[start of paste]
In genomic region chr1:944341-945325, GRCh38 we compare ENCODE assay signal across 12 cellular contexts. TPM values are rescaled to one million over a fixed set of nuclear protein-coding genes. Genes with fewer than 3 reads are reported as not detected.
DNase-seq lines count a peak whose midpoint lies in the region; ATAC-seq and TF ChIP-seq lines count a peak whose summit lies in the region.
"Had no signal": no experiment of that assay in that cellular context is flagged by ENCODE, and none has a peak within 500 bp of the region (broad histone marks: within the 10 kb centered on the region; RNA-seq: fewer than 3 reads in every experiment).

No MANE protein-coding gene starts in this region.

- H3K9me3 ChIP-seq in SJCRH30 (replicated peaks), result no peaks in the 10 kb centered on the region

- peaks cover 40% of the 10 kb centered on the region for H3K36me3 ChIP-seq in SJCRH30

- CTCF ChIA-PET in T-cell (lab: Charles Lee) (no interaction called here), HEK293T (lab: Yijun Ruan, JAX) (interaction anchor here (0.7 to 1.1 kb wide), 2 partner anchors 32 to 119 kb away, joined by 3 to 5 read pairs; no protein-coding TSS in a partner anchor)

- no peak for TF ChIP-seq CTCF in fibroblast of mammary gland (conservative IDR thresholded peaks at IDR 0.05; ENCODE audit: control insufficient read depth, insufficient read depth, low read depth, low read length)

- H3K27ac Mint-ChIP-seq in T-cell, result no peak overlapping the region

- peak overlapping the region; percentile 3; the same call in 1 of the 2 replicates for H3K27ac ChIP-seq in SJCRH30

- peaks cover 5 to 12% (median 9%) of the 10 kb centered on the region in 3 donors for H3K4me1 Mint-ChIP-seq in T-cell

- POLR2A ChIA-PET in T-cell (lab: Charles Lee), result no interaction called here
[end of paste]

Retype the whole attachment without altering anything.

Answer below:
In genomic region chr1:944341-945325, GRCh38 we compare ENCODE assay signal across 12 cellular contexts. TPM values are rescaled to one million over a fixed set of nuclear protein-coding genes. Genes with fewer than 3 reads are reported as not detected.
DNase-seq lines count a peak whose midpoint lies in the region; ATAC-seq and TF ChIP-seq lines count a peak whose summit lies in the region.
"Had no signal": no experiment of that assay in that cellular context is flagged by ENCODE, and none has a peak within 500 bp of the region (broad histone marks: within the 10 kb centered on the region; RNA-seq: fewer than 3 reads in every experiment).

No MANE protein-coding gene starts in this region.

- H3K9me3 ChIP-seq in SJCRH30 (replicated peaks), result no peaks in the 10 kb centered on the region

- peaks cover 40% of the 10 kb centered on the region for H3K36me3 ChIP-seq in SJCRH30

- CTCF ChIA-PET in T-cell (lab: Charles Lee) (no interaction called here), HEK293T (lab: Yijun Ruan, JAX) (interaction anchor here (0.7 to 1.1 kb wide), 2 partner anchors 32 to 119 kb away, joined by 3 to 5 read pairs; no protein-coding TSS in a partner anchor)

- no peak for TF ChIP-seq CTCF in fibroblast of mammary gland (conservative IDR thresholded peaks at IDR 0.05; ENCODE audit: control insufficient read depth, insufficient read depth, low read depth, low read length)

- H3K27ac Mint-ChIP-seq in T-cell, result no peak overlapping the region

- peak overlapping the region; percentile 3; the same call in 1 of the 2 replicates for H3K27ac ChIP-seq in SJCRH30

- peaks cover 5 to 12% (median 9%) of the 10 kb centered on the region in 3 donors for H3K4me1 Mint-ChIP-seq in T-cell

- POLR2A ChIA-PET in T-cell (lab: Charles Lee), result no interaction called here